DENTON (UNT), Texas — Harvey Rosenblum, the retired executive vice president of the Federal Reserve Bank of Dallas, will share expertise about preparing for and preventing the next financial disaster through monetary policy and regulatory practices, including reforming banks that are deemed "too big to fail."
The talk, which is free and open to the public, will take place at 3 p.m. Nov. 11 (Wednesday) in Room 106 of the Chemistry Building, which is located at 1508 W. Mulberry St. in Denton.
A nationally recognized expert on U.S. and Texas economics, Rosenblum co-authored a 2013 Wall Street Journal op-ed about the need for shrinking "too-big-to-fail" institutions and the need for additional reform in the financial industry. He co-wrote the piece with Richard W. Fisher, who was president and chief executive officer of the Federal Reserve Bank of Dallas until retiring this past March. The pair argued that "without fear of failure, these banks and their counterparties can take excessive risks."
Since retiring, Rosenblum has continued to be an advocate for change and regularly gives talks on economic outlook, monetary policy and banking and financial regulatory policies. His current research into these topics, as well as inflation and the growing impact of globalization in the U.S., has been in the Journal of Finance, the New York Times and the Handbook of Banking Strategy.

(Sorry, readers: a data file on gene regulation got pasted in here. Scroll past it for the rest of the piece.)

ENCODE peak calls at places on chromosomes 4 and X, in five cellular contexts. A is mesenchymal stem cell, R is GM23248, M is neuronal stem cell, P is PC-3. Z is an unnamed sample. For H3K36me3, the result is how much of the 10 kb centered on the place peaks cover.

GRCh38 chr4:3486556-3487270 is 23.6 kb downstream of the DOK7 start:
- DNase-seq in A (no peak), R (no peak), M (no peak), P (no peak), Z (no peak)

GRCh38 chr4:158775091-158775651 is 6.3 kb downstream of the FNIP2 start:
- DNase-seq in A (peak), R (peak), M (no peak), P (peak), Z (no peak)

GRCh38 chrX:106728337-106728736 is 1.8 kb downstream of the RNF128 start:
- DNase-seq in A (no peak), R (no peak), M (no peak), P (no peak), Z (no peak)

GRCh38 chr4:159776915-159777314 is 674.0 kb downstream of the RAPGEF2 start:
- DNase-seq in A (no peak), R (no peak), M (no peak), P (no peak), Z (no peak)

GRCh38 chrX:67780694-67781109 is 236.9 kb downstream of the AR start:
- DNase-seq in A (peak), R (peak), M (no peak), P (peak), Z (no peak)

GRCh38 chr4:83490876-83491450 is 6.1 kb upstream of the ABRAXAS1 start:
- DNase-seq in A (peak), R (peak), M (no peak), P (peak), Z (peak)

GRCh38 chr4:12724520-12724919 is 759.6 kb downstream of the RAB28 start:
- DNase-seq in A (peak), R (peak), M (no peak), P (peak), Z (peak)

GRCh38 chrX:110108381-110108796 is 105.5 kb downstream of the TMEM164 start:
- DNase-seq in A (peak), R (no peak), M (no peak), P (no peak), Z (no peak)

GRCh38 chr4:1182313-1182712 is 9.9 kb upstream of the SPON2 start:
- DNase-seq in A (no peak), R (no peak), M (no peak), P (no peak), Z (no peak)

Rosenblum began his career with the Federal Reserve Bank of Chicago as an economist in 1970 and became its vice president and associate director of research in 1983. Two years later, he joined the Dallas location as its senior vice president and director of research, a role which he held until his retirement. In 2005, he advanced from senior vice president to become the executive vice president for the Dallas Fed. After 43 years of service to the Federal Reserve, he retired in October of 2013.
The event is hosted by the UNT Economics Club and Susan Dadres, the club's faculty advisor.